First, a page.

Title: Trouble with the Curve
Director: Robert Lorenz
For this guy, watching baseball is as boring as it could get. However, last year’s Moneyball was yours truly favorite movie without question. So take that as a little disclosure if you will.
Trouble with the Curve should be retitled “The Clint Eastwood Grunt-a-thon.” After every conversation, he scowls and lets out a raspy, “Errr.” Now granted, he’s playing a grumpy old baseball scout that still uses payphones and has never touched a computer in this 111 minute telling. Hell, he still has subscriptions to newspapers all over the country so he can compile the stats in his personal notebooks on high school and college players he scouts for the Atlanta Braves.
Enter in Matthew Lillard, the latest hotshot scouting executive who takes full advantage of all the technology in today’s world. He urges John Goodman, who is the director of scouting for the organization, to get with the times and stop relying on Eastwood’s archaic ways of traveling to the shanty ballparks to make choices in the all-important draft. Goodman is on Eastwood’s side, but he realizes that something is a bit off in the Scrooge persona the respected man usually embodies. Acting on his suspicions, he convinces Eastwood’s daughter, Amy Adams, to venture out with him on a vital scouting trip to make sure he doesn’t screw this up.
That’s the gist of it, kids. Naturally, and predictably, the daddy/daughter relationship is flushed out (sort of) all while Eastwood tries to maintain his loner lifestyle. Another angle, also predictable, is wedged in through the addition of Justin Timberlake. He plays a rising scout for the Boston Red Sox, who Eastwood actually once scouted as a player, and takes interest in the boarded-up Adams. From there, the camera follows these three in-and-out of local North Carolina ballparks, bars, and a shanty hotel; as they all try to work things out while scouting a highly touted prospect (played by Joe Massingill).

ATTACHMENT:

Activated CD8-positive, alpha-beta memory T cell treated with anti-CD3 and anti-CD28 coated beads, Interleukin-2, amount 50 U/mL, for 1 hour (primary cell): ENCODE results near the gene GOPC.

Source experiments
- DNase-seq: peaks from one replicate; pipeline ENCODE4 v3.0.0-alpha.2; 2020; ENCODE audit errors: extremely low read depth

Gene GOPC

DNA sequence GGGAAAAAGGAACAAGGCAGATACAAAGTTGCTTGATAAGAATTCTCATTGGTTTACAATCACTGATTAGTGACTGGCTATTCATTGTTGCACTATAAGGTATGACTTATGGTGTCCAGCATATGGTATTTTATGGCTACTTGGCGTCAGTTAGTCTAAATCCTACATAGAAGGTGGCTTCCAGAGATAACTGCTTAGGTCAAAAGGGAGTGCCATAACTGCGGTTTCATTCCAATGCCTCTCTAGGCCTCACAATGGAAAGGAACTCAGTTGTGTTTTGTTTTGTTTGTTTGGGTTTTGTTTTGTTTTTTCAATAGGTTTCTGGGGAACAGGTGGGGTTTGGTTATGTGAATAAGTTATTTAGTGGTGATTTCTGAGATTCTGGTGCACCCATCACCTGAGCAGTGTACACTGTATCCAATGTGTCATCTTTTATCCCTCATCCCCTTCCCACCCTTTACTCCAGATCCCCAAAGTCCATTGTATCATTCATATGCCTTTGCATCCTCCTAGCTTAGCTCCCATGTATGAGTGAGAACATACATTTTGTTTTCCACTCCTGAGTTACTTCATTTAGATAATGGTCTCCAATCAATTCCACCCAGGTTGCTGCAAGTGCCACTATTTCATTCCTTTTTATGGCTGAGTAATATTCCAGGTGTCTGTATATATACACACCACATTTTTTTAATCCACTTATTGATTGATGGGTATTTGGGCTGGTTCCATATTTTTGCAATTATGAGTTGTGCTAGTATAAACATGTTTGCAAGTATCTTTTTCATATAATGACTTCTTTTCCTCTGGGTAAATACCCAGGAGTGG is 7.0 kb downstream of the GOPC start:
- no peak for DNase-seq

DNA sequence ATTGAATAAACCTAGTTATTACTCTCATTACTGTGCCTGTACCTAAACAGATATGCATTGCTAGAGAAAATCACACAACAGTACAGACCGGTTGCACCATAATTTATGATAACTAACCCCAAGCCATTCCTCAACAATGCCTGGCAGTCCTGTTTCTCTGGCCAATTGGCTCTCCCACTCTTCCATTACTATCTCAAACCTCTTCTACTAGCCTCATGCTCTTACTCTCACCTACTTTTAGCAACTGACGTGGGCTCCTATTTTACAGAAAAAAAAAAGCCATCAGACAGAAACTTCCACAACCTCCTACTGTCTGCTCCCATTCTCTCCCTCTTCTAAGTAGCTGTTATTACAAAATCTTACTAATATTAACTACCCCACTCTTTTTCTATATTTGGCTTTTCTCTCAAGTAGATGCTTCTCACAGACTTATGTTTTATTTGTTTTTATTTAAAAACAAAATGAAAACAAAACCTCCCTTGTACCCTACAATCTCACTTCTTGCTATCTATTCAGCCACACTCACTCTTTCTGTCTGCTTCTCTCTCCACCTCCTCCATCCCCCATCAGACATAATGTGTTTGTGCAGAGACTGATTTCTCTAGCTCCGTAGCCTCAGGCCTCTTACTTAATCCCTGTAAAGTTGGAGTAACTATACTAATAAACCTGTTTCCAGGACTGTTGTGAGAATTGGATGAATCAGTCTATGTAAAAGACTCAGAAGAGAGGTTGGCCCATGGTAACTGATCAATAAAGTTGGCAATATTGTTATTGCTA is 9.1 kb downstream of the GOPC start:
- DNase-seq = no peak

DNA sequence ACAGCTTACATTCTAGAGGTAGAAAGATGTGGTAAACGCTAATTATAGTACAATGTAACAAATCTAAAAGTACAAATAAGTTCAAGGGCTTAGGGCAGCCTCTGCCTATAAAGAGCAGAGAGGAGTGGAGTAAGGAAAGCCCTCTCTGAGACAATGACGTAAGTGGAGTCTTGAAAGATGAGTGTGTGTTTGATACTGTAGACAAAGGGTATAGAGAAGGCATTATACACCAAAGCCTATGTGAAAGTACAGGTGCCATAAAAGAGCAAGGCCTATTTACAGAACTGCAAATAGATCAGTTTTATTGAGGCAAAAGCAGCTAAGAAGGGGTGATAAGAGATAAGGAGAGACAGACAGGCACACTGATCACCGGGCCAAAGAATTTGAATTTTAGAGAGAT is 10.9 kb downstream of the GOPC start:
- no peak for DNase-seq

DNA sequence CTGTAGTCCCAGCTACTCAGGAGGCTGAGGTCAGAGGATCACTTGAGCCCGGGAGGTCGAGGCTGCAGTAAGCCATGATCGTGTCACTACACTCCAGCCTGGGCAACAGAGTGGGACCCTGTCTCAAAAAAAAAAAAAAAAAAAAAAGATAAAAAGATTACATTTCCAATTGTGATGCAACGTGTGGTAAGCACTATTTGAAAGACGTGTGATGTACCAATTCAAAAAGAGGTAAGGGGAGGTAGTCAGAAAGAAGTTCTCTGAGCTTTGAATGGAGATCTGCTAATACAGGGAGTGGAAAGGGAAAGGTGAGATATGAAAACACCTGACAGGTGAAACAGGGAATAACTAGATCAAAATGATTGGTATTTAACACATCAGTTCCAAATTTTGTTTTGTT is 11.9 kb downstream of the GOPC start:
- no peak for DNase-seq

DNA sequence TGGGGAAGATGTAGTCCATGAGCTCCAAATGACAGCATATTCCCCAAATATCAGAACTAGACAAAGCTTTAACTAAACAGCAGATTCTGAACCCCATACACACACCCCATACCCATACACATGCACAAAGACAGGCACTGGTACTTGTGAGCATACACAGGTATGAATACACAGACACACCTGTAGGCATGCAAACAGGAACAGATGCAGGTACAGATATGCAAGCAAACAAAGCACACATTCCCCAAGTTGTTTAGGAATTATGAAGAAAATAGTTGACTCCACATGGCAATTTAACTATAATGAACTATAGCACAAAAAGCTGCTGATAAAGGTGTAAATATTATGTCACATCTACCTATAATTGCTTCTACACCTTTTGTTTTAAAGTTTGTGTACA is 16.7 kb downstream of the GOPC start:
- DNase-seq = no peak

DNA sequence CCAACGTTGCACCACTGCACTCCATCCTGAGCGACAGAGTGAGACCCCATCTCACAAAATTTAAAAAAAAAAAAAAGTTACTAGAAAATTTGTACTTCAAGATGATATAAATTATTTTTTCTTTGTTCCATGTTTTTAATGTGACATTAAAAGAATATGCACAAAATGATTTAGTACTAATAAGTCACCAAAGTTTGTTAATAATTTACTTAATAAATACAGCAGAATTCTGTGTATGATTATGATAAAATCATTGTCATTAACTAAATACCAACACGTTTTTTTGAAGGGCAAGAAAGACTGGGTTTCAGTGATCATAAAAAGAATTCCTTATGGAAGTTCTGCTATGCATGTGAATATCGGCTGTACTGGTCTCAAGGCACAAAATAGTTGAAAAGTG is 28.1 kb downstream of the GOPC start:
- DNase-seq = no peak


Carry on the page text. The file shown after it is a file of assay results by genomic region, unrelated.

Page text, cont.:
A good portion of this dialogue feels Disney-ish, and when considering the backdrop of rugged baseball and the persona of the three leads, it comes off cheesy, off-kilter, and dated quite frankly. The main three are serviceable but the real acting awards in this flick goes to Matthew Lillard and Joe Massingill. In their limited roles, they exude such arrogance that you will actually begin to despise them and wish for tragedy upon their characters. Other than that element, this is going through clichéd motions within the script and even with the painfully obvious direction of the three leads.
In the closing 15-20 minutes, there are a few subtle story choices that almost get you curious about how this will end up. But alas, it goes exactly how your mind, and the basic foreshadowing script, expects it to.
Overall, Trouble with the Curve is as charismatic as baseball uniforms and about as clever and articulate, as a politician’s speech. And sticking with the baseball analogies, this story is as meaningless as regular season game in May or June.